Page:Cambridge Modern History Volume 1.djvu/135

From Wikisource
Jump to navigation Jump to search
This page needs to be proofread.


the sipahis). When a new country was conquered, it was parcelled out into a number of larger fiefs called ziamets and smaller called timars, which were assigned to Ottoman horse-soldiers in reward for military service in the past and with the obligation of military service in the future. The holder of each fief was bound to supply one or more mounted soldiers, according to the amount of its value. In the time of Solyman the total number of the levy of the sipahis is said to have amounted to 130,000. A number of districts or "sabres" was constituted as a sanjak or "standard," under the authority of a sanjakbeg ("sanjak lord"); and sanjaks were combined into larger districts (eyalayets) under beglerbegs ("lords of lords"). All these governors were subject to the two great beglerbegs of Europe and Asia (Rumelia and Anatolia), military and administrative powers being combined. When the word of the Sultan flew forth to summon the army to war, there was no delay; the horse of the sipahi was always ready at a moment's notice; all the sabres rallied round the sanjak; the sanjaks gathered to the mustering place appointed by the beglerbeg, and there awaited further orders. The feudal system of the Turks, founded by Othman, remodelled by Murad I (1375), differed from the feudal systems of the West in this one important respect, that the fief of the father did not necessarily descend to the son; each man had to win a right to a fief by his own valour. But on the other hand, only the son of a feudal tenant could become a feudal tenant. This provision was a safeguard of the military effectiveness of the system; and it must also be remembered that the Ottoman tenants were still nomads in spirit, and had not developed the instincts of a settled agricultural population.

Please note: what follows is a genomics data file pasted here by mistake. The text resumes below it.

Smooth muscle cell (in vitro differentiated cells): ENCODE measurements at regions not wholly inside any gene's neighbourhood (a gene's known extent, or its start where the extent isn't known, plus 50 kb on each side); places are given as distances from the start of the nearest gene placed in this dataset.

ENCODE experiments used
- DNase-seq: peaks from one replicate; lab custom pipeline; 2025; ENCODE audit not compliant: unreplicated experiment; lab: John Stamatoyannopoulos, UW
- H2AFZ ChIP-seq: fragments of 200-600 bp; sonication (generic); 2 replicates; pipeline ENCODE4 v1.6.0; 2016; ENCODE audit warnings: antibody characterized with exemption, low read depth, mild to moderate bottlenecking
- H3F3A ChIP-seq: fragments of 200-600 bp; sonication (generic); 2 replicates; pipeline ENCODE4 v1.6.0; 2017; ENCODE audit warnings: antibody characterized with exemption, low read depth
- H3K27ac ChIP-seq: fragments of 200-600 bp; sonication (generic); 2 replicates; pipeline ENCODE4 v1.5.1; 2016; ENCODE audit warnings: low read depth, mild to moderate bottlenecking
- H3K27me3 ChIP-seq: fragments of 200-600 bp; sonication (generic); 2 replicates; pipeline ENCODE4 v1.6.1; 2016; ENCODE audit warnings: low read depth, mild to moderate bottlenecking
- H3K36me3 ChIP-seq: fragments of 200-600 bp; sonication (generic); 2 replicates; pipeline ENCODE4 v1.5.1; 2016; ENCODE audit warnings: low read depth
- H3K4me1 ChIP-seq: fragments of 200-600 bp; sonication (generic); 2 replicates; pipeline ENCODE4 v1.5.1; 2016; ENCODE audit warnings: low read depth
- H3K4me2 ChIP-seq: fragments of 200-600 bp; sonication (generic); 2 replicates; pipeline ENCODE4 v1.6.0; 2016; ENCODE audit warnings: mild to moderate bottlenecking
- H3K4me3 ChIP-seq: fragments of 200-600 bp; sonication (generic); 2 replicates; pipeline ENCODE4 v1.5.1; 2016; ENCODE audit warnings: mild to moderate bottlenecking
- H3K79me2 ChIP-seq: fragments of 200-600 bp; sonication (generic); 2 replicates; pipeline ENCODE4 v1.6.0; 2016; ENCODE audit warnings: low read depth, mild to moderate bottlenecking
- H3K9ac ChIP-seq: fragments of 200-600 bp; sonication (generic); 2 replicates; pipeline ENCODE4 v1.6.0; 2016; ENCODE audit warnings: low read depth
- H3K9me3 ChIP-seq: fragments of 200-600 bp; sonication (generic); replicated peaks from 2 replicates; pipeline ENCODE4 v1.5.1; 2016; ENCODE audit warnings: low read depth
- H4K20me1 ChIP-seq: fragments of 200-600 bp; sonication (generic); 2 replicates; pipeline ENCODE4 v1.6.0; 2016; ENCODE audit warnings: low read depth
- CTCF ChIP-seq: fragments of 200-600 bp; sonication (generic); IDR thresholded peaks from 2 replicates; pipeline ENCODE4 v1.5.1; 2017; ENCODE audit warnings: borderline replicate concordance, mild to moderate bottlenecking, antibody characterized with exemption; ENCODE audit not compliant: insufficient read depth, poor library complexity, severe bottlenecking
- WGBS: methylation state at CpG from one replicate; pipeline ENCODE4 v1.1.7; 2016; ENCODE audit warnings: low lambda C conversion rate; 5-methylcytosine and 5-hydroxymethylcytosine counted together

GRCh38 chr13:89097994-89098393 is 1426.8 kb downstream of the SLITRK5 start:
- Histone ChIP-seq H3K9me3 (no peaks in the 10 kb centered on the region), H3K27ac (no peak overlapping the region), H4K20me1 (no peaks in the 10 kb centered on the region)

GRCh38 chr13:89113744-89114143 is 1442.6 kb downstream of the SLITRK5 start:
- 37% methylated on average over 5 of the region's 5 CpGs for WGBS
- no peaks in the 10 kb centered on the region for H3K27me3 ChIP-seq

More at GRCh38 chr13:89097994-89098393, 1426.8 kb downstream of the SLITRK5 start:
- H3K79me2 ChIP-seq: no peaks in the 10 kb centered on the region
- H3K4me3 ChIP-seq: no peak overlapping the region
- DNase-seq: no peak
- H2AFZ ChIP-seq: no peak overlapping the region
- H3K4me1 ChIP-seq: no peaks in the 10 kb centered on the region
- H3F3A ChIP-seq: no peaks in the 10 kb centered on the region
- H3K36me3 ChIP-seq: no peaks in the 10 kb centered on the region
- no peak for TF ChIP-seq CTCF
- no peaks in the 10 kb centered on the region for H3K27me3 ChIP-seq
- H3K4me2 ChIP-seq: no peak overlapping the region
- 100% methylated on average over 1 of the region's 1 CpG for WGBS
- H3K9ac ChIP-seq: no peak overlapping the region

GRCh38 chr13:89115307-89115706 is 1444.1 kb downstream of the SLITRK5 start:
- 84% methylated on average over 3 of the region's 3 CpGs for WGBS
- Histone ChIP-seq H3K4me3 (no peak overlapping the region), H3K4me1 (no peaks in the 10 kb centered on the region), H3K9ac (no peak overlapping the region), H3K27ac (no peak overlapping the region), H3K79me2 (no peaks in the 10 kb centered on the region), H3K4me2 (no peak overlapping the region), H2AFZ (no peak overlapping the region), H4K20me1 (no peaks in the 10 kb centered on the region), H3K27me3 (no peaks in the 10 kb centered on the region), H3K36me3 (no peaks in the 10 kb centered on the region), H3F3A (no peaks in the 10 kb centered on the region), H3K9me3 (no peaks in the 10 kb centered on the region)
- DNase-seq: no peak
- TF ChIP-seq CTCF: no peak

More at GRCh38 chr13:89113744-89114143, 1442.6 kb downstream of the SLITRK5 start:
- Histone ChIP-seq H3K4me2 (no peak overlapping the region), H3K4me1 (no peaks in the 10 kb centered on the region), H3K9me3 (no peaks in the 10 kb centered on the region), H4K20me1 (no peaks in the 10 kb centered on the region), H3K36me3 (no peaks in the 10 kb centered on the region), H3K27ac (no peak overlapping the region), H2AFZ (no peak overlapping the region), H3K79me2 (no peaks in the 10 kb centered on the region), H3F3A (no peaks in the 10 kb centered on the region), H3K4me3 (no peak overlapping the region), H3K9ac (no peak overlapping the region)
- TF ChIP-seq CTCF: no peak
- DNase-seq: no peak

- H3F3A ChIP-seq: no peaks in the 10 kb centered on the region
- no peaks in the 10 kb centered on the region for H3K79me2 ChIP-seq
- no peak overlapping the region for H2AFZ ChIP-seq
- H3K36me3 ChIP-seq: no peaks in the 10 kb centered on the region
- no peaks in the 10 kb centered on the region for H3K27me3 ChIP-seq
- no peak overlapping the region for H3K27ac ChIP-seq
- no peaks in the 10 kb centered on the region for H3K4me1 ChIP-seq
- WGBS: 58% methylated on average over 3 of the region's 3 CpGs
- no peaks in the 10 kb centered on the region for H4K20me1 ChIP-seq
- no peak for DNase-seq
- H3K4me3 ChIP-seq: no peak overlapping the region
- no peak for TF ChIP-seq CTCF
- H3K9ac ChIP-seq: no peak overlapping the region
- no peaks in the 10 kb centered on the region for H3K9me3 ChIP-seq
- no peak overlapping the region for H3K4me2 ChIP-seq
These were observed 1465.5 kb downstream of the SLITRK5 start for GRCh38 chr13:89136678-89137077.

Such a levy was almost equivalent to a standing army; but there was also a standing army in a precise sense,—an establishment of paid troops, recruited from captive children who were robbed from hostile or subject Christian countries and educated in Islam. A strict, but not cruel, discipline trained some of them to be foot-soldiers; while others, under an equally severe regime, served in the seraglio; thence rising gradually to offices of state, or being drafted into the brilliant corps of the paid mounted soldiery who were the bodyguard of the Sultan. The Turks had one enlightened principle of education: they observed carefully the particular qualifications of the individual youth, and adapted his work to his powers. Those of the Christian children—taken every five years or oftener as a tribute from the subject population—who had not the finer qualities which marked them out for service in the palace, were set to all kinds of hard work; but their stern discipline seems to have been compatible with acts of petulance and outrage in the city. In this preliminary stage they were called ajami oghlanlars. At the age of about twenty-five they were enrolled among the yani chari (new soldiery), whose name we have corrupted into Janissaries. The Janissaries, organised by the great Sultan Orchan, constituted the